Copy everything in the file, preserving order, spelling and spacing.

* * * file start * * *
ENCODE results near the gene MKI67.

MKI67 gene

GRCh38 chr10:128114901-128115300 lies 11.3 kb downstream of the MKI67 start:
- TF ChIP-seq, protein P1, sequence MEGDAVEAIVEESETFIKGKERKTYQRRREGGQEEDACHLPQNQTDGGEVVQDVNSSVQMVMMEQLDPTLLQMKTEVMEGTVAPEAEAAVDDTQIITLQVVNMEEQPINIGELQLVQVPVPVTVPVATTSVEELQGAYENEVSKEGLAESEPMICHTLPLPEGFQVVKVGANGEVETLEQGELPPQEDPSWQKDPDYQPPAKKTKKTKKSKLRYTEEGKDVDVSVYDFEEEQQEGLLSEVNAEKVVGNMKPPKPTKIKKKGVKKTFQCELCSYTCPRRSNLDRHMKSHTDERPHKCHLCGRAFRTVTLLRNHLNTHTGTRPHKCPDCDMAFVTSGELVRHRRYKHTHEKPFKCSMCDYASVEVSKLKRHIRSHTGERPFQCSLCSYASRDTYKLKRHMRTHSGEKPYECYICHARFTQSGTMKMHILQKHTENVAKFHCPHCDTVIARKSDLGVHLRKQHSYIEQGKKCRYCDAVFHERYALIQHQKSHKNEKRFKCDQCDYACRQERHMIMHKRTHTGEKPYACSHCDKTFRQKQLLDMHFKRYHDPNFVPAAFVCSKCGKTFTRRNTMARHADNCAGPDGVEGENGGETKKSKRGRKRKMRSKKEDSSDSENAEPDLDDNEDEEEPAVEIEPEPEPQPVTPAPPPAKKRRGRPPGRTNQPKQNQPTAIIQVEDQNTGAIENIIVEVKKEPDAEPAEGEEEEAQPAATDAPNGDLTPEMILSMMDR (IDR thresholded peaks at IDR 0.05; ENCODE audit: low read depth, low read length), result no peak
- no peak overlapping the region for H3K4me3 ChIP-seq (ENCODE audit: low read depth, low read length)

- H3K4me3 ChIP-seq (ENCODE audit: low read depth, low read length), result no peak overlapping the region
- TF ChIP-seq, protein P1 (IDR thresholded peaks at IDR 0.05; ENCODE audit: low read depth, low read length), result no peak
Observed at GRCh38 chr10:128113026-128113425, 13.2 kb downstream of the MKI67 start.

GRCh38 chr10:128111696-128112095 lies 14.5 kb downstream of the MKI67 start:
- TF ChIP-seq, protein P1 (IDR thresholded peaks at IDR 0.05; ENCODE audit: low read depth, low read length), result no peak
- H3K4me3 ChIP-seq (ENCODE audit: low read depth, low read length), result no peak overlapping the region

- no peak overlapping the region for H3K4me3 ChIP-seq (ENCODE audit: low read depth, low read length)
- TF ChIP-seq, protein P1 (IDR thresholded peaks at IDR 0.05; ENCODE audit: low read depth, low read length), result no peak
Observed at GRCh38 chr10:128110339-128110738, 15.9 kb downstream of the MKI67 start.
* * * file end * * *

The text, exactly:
ENCODE results near the gene MKI67.

MKI67 gene

GRCh38 chr10:128114901-128115300 lies 11.3 kb downstream of the MKI67 start:
- TF ChIP-seq, protein P1, sequence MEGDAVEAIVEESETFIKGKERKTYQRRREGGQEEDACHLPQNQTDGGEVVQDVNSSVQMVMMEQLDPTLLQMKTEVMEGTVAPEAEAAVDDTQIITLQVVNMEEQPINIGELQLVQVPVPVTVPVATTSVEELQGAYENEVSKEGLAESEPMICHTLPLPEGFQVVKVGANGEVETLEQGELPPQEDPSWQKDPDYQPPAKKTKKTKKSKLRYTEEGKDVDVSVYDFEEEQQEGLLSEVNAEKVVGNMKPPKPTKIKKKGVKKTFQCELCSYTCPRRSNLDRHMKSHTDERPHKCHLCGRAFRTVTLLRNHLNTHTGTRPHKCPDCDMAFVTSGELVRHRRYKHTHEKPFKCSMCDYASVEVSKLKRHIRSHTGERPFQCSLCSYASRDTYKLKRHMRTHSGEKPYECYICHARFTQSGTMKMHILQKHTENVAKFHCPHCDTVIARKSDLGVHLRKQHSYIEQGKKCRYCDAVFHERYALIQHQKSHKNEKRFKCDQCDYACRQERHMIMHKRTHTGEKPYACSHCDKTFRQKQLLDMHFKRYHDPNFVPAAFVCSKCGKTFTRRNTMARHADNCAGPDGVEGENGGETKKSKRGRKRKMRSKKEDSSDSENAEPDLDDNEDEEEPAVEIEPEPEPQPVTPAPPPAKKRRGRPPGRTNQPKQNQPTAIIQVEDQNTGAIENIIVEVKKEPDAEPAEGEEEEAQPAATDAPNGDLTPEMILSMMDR (IDR thresholded peaks at IDR 0.05; ENCODE audit: low read depth, low read length), result no peak
- no peak overlapping the region for H3K4me3 ChIP-seq (ENCODE audit: low read depth, low read length)

- H3K4me3 ChIP-seq (ENCODE audit: low read depth, low read length), result no peak overlapping the region
- TF ChIP-seq, protein P1 (IDR thresholded peaks at IDR 0.05; ENCODE audit: low read depth, low read length), result no peak
Observed at GRCh38 chr10:128113026-128113425, 13.2 kb downstream of the MKI67 start.

GRCh38 chr10:128111696-128112095 lies 14.5 kb downstream of the MKI67 start:
- TF ChIP-seq, protein P1 (IDR thresholded peaks at IDR 0.05; ENCODE audit: low read depth, low read length), result no peak
- H3K4me3 ChIP-seq (ENCODE audit: low read depth, low read length), result no peak overlapping the region

- no peak overlapping the region for H3K4me3 ChIP-seq (ENCODE audit: low read depth, low read length)
- TF ChIP-seq, protein P1 (IDR thresholded peaks at IDR 0.05; ENCODE audit: low read depth, low read length), result no peak
Observed at GRCh38 chr10:128110339-128110738, 15.9 kb downstream of the MKI67 start.